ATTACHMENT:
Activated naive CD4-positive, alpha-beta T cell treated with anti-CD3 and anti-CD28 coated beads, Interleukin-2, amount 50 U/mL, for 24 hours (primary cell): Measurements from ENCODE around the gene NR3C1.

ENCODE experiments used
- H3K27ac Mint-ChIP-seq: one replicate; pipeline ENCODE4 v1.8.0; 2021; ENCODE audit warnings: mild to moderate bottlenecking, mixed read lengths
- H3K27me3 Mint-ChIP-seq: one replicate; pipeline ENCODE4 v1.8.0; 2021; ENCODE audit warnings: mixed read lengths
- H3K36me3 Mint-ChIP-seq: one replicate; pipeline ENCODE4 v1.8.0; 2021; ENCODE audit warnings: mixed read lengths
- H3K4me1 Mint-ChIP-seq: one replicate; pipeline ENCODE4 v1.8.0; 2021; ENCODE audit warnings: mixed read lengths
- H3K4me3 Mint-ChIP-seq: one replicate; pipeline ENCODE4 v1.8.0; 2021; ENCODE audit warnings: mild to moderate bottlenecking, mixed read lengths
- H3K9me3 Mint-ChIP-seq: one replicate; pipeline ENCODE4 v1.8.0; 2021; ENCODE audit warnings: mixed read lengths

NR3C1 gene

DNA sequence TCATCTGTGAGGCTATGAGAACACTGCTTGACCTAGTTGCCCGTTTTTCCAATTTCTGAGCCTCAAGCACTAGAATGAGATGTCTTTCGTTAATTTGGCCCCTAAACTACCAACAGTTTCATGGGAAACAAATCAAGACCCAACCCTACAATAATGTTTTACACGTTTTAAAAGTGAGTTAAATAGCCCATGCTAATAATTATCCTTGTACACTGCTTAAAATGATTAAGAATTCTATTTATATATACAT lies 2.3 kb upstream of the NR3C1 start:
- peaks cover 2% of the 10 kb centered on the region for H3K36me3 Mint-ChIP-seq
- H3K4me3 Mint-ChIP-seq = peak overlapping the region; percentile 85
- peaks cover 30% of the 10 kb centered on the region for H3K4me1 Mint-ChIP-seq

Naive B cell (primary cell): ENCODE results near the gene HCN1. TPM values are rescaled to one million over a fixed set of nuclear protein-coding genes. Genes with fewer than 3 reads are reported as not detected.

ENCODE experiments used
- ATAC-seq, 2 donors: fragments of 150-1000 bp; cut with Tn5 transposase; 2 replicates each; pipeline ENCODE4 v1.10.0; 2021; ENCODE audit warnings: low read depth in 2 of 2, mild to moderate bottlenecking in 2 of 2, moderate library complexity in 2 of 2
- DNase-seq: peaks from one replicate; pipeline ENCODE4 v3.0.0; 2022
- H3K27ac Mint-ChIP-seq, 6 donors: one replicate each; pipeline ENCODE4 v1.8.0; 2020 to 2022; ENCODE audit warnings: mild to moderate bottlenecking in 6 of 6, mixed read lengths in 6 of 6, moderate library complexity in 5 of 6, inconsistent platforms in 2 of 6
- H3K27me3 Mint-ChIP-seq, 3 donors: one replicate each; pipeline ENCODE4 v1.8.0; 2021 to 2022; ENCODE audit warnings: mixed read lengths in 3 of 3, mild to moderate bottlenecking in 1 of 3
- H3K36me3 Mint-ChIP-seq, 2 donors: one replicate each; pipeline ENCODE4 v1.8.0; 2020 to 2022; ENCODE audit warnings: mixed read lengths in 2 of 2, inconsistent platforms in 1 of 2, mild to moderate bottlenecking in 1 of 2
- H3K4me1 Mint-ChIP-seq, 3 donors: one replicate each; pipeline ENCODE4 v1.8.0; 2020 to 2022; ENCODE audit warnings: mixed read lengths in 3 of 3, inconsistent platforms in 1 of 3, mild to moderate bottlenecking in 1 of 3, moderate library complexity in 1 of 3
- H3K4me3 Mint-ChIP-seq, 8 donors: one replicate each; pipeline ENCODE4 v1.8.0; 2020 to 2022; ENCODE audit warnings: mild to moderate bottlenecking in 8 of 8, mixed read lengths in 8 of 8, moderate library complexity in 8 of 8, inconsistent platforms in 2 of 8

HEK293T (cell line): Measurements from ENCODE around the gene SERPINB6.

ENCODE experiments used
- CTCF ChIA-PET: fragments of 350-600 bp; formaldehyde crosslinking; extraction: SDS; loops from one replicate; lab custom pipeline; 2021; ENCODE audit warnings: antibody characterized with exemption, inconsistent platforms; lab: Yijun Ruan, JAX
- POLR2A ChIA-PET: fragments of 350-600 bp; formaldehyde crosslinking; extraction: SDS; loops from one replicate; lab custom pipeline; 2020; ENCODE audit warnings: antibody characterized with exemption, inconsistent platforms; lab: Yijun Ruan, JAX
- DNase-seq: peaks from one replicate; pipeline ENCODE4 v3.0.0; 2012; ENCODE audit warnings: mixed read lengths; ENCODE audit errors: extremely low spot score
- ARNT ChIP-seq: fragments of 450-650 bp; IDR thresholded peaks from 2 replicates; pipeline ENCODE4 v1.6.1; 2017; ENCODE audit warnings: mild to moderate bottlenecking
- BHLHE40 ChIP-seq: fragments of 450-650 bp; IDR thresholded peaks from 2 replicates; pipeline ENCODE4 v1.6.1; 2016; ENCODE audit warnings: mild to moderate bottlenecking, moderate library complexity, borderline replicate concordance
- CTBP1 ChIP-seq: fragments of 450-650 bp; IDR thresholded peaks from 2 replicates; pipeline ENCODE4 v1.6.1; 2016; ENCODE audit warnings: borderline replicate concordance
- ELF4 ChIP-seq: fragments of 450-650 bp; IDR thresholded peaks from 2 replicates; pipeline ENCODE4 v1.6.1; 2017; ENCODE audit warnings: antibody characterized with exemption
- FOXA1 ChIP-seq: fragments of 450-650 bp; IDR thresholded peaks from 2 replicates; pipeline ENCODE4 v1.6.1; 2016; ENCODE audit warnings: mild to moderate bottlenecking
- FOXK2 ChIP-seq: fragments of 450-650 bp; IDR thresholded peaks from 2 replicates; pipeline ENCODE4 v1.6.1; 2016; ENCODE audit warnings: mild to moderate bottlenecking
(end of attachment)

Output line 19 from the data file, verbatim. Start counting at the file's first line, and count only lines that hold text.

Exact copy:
- H3K27me3 Mint-ChIP-seq, 3 donors: one replicate each; pipeline ENCODE4 v1.8.0; 2021 to 2022; ENCODE audit warnings: mixed read lengths in 3 of 3, mild to moderate bottlenecking in 1 of 3